Several rockets hit residential areas in the early rush hour in the Afghan capital Kabul on Saturday, killing at least eight civilians and wounding 31.
The attack happened hours before a meeting between US Secretary of State Mike Pompeo and Taliban negotiators in an effort to resume peace talks.
In a statement, the Taliban denied involvement, saying they “do not blindly fire on public places”.
The explosions, some close to the diplomatic enclave, sent warning sirens blaring from embassies and it comes two days before a major donor conference for Afghanistan in Geneva.
Tariq Arian, spokesman for the Ministry of Interior, said at least eight civilians had been killed in the attack and 31 wounded. A health ministry official said five bodies and 21 injured were taken to the hospital from the incident.
Arian said “terrorists” mounted 14 rockets in a small truck and set them off, adding that an investigation is going on to find out how the vehicle came inside the city.
Some residents filmed the rockets being fired and posted them on social media. Several pictures circulating on Facebook showed damaged cars, shattered windows and holes in residential homes.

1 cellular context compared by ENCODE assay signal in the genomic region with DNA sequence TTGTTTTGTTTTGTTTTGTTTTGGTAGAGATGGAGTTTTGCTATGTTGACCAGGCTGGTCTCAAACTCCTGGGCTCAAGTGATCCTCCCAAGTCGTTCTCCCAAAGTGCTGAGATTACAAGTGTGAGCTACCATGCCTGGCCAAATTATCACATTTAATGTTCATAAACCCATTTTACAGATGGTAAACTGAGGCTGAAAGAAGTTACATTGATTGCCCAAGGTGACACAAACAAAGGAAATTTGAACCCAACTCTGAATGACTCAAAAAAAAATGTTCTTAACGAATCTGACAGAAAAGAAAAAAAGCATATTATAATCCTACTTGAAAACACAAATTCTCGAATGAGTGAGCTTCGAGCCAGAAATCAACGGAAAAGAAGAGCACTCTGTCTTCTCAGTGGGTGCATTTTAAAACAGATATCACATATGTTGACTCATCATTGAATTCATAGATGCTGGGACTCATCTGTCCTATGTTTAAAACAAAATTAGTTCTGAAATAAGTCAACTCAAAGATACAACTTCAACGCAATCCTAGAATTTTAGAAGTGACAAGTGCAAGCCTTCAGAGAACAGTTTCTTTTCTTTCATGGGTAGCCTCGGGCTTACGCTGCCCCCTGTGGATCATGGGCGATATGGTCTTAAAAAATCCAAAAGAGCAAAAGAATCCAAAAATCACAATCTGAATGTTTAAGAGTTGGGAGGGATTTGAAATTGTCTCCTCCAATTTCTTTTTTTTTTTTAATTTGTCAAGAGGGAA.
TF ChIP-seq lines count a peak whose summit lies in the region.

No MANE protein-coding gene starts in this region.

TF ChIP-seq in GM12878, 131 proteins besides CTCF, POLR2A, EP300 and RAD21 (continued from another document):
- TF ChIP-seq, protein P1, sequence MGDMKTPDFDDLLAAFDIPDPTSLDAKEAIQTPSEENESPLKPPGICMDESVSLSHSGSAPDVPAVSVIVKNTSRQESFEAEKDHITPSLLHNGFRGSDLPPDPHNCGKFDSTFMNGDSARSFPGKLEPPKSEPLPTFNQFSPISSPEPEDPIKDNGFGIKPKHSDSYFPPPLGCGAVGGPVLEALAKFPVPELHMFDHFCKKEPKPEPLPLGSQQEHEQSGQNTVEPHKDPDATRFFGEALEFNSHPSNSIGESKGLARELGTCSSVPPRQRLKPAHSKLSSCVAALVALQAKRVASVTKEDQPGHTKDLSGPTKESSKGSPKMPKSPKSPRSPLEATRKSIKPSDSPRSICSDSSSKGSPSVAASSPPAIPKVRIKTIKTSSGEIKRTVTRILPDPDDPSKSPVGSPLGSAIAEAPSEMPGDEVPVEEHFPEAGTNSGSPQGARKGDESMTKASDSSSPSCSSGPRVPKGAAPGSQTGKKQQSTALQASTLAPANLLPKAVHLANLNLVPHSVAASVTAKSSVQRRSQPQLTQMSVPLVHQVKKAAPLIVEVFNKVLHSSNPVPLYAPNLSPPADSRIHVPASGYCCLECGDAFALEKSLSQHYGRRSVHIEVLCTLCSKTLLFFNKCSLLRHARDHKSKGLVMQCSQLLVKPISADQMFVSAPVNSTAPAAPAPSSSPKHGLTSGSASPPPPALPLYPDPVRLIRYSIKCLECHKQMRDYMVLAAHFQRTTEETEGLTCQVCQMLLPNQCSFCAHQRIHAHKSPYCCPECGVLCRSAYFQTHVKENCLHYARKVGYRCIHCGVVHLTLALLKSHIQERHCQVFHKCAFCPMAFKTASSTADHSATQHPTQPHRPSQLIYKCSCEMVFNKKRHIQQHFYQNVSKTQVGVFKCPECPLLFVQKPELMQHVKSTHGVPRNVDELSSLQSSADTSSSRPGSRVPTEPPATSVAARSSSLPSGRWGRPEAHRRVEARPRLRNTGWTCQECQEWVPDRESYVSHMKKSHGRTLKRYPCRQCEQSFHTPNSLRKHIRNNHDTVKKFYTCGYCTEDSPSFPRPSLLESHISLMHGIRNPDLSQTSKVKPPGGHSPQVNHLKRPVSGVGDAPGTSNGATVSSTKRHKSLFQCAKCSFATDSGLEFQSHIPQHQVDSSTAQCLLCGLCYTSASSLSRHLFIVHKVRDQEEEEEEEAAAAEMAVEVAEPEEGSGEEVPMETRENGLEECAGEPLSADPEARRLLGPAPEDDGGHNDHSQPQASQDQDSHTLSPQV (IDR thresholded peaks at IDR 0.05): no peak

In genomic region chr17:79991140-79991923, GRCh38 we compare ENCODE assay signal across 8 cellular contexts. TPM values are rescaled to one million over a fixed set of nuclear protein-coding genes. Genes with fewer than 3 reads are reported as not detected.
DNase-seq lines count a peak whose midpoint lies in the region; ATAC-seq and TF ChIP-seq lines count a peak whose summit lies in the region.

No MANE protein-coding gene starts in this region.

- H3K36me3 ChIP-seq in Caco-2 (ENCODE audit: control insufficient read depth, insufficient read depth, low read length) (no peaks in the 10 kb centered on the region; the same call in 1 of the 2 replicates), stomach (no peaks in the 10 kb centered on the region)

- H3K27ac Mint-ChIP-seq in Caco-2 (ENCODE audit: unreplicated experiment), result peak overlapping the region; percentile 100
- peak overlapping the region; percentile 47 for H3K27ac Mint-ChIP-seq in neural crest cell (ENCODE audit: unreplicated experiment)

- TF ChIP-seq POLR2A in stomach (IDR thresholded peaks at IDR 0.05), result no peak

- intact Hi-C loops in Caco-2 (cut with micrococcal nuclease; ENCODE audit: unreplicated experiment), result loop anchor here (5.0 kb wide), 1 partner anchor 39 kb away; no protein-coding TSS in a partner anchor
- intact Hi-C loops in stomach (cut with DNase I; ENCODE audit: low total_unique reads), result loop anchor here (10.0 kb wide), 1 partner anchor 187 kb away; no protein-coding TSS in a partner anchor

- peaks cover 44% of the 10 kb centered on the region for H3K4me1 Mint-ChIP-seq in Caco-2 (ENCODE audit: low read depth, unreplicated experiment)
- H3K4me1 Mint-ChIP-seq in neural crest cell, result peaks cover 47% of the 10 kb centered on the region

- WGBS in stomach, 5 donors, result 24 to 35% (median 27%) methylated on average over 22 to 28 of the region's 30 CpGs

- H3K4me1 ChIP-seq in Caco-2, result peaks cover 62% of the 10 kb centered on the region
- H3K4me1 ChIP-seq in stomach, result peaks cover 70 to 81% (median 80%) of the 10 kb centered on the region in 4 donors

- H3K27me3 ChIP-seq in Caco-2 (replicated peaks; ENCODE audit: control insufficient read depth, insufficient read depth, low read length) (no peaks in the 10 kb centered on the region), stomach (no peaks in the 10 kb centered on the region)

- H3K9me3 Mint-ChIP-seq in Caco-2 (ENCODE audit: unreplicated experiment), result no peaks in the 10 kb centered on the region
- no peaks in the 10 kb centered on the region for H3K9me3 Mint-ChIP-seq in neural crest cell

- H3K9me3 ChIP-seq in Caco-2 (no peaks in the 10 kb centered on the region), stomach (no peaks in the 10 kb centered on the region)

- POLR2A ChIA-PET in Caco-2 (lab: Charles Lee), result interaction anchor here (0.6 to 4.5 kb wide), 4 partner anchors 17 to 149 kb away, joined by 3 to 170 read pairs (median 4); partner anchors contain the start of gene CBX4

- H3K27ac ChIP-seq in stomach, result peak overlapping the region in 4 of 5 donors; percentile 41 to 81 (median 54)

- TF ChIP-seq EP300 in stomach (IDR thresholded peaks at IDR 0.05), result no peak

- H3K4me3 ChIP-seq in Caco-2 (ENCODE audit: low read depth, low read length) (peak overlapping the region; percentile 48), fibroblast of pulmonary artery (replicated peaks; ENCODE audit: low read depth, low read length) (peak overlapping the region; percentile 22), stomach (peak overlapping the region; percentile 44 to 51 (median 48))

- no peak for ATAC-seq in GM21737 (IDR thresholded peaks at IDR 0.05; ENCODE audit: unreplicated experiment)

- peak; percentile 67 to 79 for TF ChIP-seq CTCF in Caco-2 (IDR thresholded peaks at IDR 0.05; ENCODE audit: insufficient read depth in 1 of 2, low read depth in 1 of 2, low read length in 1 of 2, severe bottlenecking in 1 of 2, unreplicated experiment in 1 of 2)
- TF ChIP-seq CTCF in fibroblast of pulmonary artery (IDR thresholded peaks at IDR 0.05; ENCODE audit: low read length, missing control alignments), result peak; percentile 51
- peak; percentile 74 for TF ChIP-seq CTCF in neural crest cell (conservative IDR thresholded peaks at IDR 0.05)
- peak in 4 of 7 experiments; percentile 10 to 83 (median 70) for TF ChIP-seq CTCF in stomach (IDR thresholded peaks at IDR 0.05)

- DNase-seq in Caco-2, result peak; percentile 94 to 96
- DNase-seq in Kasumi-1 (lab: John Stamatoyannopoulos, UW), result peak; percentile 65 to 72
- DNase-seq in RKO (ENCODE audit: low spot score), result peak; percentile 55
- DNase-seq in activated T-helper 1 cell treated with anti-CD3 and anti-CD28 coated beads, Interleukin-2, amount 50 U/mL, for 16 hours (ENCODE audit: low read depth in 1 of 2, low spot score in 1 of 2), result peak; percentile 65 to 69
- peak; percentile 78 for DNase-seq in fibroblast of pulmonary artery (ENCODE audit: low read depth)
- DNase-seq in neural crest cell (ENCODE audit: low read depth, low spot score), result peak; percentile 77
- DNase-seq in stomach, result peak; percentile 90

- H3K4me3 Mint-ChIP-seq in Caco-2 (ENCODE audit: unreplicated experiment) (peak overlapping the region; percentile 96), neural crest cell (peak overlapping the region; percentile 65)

Since peace talks between the Afghan government and the Taliban stalled in the Qatari capital of Doha, attacks by the Taliban and other extremist groups have been on the rise, especially in the capital that is home to more than five million Afghans.
A regional Islamic State group also operates in the country and has been behind recent attacks in Kabul, including two assaults on educations institutions that killed nearly 50 people in recent weeks.
Earlier this week, the outgoing Trump administration announced plans to withdraw 2,000 troops from Afghanistan by mid-January. The decision was criticised amid concerns the sharp, fast reduction of troops would weaken the Afghan government’s ability to deal with a resurgent Taliban and other militants.
Pompeo is to meet representatives from the Taliban and the Afghan government in the Qatari capital Doha later. There are suggestions the US and the Taliban are finally close to signing off on the preliminary issues they have been discussing so far.
Many analysts fear the Afghan army is not strong enough to fight on its own if violence continues after foreign troops have left.